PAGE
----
Are They Watching You? eLesson

The Constitutional principle of due process, which holds that government must interact with citizens according to duly‑enacted laws, balances the rights of suspects with public safety. The Fourth Amendment was added to the Constitution to ensure we would be protected from unreasonable searches and seizures. But do all searches require a judge-­approved warrant? How do we know which ones do? Further, surveillance technology has posed challenges to the meaning and application of the Fourth Amendment, and understandings of “reasonable,” “papers and effects,” and “search” have changed over time. Understanding, analyzing, and applying the Fourth Amendment is vital to maintaining the freedom the Founders sought to protect and the principle of due process.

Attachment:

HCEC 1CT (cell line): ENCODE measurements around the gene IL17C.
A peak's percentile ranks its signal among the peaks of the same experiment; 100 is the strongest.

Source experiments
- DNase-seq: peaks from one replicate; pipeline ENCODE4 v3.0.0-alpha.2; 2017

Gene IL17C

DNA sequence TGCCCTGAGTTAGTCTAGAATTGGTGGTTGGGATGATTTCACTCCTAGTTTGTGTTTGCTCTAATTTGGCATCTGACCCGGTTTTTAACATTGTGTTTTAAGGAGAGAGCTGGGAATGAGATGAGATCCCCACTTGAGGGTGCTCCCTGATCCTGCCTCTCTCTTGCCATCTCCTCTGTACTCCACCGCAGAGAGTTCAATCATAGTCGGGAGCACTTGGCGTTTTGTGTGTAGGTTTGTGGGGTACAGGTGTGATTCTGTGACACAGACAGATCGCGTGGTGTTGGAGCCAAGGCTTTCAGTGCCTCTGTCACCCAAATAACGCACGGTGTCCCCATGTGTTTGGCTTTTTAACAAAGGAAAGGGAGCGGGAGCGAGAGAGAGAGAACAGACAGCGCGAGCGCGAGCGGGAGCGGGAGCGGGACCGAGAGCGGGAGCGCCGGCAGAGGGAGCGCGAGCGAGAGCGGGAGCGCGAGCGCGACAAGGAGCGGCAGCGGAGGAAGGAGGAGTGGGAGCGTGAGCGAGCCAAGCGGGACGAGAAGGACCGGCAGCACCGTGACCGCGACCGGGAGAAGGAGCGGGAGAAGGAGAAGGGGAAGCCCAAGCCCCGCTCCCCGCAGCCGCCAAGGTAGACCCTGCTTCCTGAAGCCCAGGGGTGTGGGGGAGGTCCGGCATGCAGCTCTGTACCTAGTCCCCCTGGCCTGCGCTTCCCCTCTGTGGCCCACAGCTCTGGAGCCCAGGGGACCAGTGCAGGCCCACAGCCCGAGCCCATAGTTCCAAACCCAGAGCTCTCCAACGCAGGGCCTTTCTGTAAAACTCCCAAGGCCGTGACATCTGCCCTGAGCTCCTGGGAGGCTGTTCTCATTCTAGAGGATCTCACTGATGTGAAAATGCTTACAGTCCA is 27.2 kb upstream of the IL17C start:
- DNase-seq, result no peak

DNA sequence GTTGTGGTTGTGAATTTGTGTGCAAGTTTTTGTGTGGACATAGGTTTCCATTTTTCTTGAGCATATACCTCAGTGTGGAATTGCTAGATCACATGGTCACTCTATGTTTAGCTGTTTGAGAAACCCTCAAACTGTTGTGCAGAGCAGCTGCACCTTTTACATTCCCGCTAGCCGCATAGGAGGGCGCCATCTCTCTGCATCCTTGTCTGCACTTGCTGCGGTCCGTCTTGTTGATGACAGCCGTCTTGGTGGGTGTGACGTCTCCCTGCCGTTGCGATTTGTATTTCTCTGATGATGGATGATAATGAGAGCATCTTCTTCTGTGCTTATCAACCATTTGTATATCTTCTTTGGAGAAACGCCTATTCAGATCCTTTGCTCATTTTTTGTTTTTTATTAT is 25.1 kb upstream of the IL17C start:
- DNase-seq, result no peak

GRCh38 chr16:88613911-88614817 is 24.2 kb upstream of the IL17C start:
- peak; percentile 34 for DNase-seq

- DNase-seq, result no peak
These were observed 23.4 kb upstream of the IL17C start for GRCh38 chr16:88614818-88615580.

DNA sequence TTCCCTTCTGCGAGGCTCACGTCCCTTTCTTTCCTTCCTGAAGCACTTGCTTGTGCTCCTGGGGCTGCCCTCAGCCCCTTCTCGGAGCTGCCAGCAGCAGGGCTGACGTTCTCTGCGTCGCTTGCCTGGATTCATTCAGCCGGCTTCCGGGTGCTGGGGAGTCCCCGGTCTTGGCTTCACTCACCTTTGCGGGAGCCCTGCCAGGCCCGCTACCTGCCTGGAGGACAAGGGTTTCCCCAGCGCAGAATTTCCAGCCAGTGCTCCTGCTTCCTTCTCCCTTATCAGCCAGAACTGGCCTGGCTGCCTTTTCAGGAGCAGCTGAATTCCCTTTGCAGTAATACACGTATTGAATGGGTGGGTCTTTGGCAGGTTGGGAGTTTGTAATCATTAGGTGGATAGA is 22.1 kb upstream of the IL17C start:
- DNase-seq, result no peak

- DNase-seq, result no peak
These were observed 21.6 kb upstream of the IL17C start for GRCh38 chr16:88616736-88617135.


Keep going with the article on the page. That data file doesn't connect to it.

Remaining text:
Complete Lesson (PDF)

Recommended Time

One 45-­minute class period plus game time.

Objectives

Students will:

  • Understand the principle of due process, which holds that the government must interact with all citizens according to the tenets of the law; applying these rules equally among all citizens.
  • Understand ways the Supreme Court has interpreted the Fourth Amendment.
  • Evaluate whether the Fourth Amendment is effectively protecting citizens from unreasonable search and seizure.

Materials

Background Essay
Handout A: ASitude Inventory
Handout B: Interpreting the Fourth Amendment
Handout C: Should You Expect Privacy?
“Are They Watching You” Game, available at http://teachingfoundingprinciples.org
Answer Key

These resources are brought to you by the generous support of the Vernon K. Krieble Foundation.